03/07/2012 05:12 pm ET Updated May 07, 2012

Bloody Sunday: Then and Now

At 76, years old, Bettye Jones never imagined she could be denied her right to vote. Active in the Civil Rights movement, she held meetings in her home in support of voting rights. But now, because of Wisconsin's voter ID law, Jones is uncertain as to whether she will ever be able to cast a ballot again.

Jones was born at home in Tennessee during a time when African Americans in the South were denied hospital care. No birth certificate was filed and no evidence exists that she was born. Until now, it never presented a problem. Jones has a current Ohio driver's license and has dutifully voted since 1959. But when she moved to Wisconsin last year, she found she could not get the ID required by the state's new voting law because she could not prove she had ever been born.

Today we remember that March 7th "Bloody Sunday" morning in 1965 when ordinary people just like Jones assembled in Selma, Alabama, to march to the state capitol to demand their right to participate in democracy. We recall images of those tasked with protecting the public beating nonviolent protesters and attacking them with tear gas. But we also rejoice in the sacrifices made that led to the passage of the Voting Rights Act and we take comfort in knowing that each of our voices will be heard on Election Day.

Jones no longer enjoys this comfort but is hopeful she once again may, and that the Voting Rights Act will once again confirm her right to choose those who represent her in government. She is a lead plaintiff in a lawsuit Advancement Project recently filed against the state of Wisconsin under the Voting Rights Act, which prohibits voting practices and procedures that produce discriminatory results and afford voters of color "less opportunity than other members of the electorate to participate in the political process."

Signed into law on August 6th, the landmark Voting Rights Act of 1965 outlawed discriminatory voting practices, such as literacy tests and poll taxes, which had been used to systematically disenfranchise Black Americans for close to a century. Passage of the law marked a watershed moment in American history. It was the culmination of years of struggle by African Americans for the right to vote -- a right they were originally guaranteed by the 14th and 15th Amendments but had suffered decades of blood and tears trying to secure. For the first time since Reconstruction, the federal government assured every American, regardless of race, equal access to the ballot box.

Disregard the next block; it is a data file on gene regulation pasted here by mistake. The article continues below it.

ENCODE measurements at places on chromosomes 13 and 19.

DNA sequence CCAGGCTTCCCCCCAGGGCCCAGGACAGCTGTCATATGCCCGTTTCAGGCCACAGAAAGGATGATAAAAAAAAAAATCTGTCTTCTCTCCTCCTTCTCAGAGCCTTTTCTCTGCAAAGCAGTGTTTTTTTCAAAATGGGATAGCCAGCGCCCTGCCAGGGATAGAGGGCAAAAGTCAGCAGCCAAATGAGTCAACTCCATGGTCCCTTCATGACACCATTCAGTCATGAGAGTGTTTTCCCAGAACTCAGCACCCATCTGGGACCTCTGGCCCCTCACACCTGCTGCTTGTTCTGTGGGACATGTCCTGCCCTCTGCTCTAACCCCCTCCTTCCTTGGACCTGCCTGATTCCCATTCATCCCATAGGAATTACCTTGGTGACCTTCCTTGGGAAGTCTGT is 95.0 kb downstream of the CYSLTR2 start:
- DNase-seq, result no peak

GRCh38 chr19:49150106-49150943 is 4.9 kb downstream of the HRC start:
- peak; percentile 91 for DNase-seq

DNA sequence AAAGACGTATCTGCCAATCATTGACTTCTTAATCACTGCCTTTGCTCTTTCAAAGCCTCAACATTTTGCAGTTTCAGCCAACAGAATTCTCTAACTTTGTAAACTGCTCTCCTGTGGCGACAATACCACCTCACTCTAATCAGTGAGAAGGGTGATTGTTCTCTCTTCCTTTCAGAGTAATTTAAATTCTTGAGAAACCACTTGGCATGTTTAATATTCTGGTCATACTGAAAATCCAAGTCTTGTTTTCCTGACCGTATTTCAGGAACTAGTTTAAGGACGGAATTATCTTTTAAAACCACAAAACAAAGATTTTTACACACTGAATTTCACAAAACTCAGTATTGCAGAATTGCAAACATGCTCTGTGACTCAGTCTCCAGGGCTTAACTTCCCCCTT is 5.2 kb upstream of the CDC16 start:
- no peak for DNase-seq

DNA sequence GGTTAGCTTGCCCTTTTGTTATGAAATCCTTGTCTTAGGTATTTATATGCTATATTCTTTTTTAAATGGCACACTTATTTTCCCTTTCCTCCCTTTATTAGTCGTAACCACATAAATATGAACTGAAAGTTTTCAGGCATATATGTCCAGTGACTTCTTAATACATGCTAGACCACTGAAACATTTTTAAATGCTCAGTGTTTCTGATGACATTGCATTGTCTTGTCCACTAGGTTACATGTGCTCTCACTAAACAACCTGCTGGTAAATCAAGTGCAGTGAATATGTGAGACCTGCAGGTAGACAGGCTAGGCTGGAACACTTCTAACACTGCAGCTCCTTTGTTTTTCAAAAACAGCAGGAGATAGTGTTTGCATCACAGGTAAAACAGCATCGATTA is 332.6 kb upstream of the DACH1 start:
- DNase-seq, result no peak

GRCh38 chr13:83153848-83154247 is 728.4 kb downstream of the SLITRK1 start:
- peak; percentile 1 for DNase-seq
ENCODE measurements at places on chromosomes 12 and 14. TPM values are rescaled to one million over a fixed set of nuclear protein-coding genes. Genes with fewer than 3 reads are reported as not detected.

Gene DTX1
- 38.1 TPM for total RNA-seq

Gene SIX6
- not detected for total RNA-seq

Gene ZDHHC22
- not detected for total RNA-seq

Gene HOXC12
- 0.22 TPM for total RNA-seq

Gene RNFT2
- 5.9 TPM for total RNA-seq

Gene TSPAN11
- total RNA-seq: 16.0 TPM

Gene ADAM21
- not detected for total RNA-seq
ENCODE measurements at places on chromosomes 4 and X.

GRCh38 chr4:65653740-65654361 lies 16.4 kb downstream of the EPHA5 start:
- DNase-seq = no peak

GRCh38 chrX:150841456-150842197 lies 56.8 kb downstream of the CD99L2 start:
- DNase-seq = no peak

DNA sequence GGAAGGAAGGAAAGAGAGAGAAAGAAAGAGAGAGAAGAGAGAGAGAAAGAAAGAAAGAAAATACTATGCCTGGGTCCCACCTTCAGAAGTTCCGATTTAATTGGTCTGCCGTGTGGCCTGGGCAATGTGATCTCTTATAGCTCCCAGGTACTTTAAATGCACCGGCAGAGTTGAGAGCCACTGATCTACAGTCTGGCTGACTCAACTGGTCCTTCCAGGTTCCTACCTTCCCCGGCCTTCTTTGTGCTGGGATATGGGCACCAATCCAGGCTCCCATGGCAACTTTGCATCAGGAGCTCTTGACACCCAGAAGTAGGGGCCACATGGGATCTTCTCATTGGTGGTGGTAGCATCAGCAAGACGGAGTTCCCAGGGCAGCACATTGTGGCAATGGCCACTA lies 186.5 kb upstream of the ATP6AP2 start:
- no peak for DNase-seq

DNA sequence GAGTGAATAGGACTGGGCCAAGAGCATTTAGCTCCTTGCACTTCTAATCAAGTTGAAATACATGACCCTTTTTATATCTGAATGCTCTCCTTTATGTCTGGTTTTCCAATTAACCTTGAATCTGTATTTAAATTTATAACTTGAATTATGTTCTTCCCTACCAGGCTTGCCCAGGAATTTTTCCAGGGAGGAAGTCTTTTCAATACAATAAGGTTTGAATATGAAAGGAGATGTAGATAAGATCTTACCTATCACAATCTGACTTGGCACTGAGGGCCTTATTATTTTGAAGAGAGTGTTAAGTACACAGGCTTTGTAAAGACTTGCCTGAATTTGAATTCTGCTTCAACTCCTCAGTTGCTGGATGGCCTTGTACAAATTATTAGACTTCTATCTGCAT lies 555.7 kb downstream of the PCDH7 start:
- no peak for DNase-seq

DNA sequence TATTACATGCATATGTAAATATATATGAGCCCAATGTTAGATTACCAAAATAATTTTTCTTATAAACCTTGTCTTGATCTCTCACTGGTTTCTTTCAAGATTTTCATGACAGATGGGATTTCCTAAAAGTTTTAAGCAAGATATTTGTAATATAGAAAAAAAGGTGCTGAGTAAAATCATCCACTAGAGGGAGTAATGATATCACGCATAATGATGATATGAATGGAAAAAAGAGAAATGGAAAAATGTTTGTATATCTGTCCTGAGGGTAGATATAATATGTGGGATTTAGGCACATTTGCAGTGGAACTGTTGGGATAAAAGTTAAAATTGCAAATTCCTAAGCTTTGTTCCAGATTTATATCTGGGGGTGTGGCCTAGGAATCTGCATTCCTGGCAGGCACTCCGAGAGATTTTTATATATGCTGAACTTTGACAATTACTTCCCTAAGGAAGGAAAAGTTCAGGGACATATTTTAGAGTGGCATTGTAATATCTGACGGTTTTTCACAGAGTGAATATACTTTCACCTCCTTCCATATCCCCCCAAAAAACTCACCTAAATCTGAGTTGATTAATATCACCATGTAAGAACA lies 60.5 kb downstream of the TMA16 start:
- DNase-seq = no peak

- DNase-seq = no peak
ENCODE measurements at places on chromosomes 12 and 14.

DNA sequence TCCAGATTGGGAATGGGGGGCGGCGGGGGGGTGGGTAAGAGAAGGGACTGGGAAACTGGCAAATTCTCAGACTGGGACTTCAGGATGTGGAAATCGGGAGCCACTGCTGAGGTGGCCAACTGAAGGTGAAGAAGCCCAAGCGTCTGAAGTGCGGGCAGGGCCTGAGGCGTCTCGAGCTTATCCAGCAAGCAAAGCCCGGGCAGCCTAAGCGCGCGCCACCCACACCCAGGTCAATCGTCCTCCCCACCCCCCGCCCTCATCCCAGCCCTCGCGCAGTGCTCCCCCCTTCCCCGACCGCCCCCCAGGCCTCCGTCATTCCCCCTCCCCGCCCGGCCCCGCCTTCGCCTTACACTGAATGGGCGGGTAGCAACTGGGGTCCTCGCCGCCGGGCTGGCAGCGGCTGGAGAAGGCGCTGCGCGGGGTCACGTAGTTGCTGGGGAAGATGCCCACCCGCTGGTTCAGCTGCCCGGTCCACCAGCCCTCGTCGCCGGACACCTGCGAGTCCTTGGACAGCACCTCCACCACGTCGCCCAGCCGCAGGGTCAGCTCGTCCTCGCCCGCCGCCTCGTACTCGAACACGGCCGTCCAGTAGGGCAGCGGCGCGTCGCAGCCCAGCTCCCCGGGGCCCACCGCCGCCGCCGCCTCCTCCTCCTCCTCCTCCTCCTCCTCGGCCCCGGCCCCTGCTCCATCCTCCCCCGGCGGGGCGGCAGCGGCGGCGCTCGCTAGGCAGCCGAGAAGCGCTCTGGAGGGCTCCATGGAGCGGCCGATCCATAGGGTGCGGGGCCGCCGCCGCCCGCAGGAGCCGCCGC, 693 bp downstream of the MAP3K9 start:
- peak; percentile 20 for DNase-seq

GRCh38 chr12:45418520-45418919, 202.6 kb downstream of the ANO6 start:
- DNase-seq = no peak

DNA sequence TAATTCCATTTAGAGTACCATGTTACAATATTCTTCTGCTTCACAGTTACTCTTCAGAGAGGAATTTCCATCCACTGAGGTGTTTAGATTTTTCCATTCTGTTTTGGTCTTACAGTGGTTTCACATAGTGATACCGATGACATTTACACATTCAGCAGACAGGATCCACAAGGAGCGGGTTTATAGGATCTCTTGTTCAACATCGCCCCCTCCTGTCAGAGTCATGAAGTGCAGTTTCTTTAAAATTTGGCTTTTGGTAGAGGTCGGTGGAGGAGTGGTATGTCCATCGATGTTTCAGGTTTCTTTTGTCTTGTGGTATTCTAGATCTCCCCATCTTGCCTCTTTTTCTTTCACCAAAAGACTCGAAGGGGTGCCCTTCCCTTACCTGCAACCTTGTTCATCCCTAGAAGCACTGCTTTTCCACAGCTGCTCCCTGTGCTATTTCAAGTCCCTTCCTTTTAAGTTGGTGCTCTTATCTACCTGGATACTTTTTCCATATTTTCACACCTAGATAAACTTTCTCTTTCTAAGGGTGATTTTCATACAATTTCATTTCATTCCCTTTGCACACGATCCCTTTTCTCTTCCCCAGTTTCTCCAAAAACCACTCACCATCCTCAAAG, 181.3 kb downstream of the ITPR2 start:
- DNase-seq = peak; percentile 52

As we settle into the 21st century, the relevance of the Voting Rights Act has been called into question. Opponents challenge its necessity given the significant political advances people of color have made since the Civil Rights era. While electing our first Black President does illustrate considerable progress, statistics show he was not the choice of most southern Whites. In Louisiana, for example, the President's support among White voters was ten percentage points lower than that of John Kerry in 2004. The Voting Rights Act is essential to safeguarding inclusive democracy, and the progress we have experienced would not have been possible if not for its enactment.

Last year, laws like Wisconsin's were introduced in states across the nation. They were signed into law in eight and have been reintroduced in 25 so far this year. Based on a template created and proliferated across state lines by the American Legislative Exchange Council (ALEC), a conservative engine funded by the right wing billionaire Koch Brothers and corporate board members, voter ID legislation tilts the hand of government in favor of corporate interests by keeping the demographics that tend to vote against those interests from casting a ballot in November -- African Americans, Latinos, seniors, young voters and people with disabilities.

For example, Wisconsin's new voter ID restriction has a discriminatory impact that moves us backward to a pre-1965 era. In that state, half of all African-American and Latino voters may be blocked from the voting booth because they do not have state-issued identification. An astounding 78 percent of Black men and 66 percent of Black women, ages 18 to 24, in Wisconsin, lack a state ID. This targeted impact of the law flies in the face of all that we gained by the sacrifices made when thousands marched from Selma to Montgomery in 1965.

The Voting Rights Act is the most powerful weapon we have in ensuring that all Americans have the right to vote. Changes to voting legislation in Florida that limit early voting and place undue burdens on voter registration groups and in Texas, where over 600,000 already registered voters lack driver's licenses, are currently under review in federal court. And, the Justice Department recently denied approval of changes to South Carolina's law on the basis that it would unfairly impact minority voters. The state has filed a federal lawsuit to overturn the decision, a case which will likely reach the Supreme Court and leave a conservative bench to decide on the future of this vital piece of legislation.

Voter suppression laws threaten to roll back the clock on voting rights to a time the Voting Rights Act was intended to change. Whether fueled by bigotry and hatred or partisan gain and corporate interests, this push to dilute the vote of people of color is just an old game in a new box. Those billy club wielding police officers might have been replaced with corporate billionaires in suits and ties, but the threat is just as real and as dangerous as it ever was. Just ask Bettye Jones.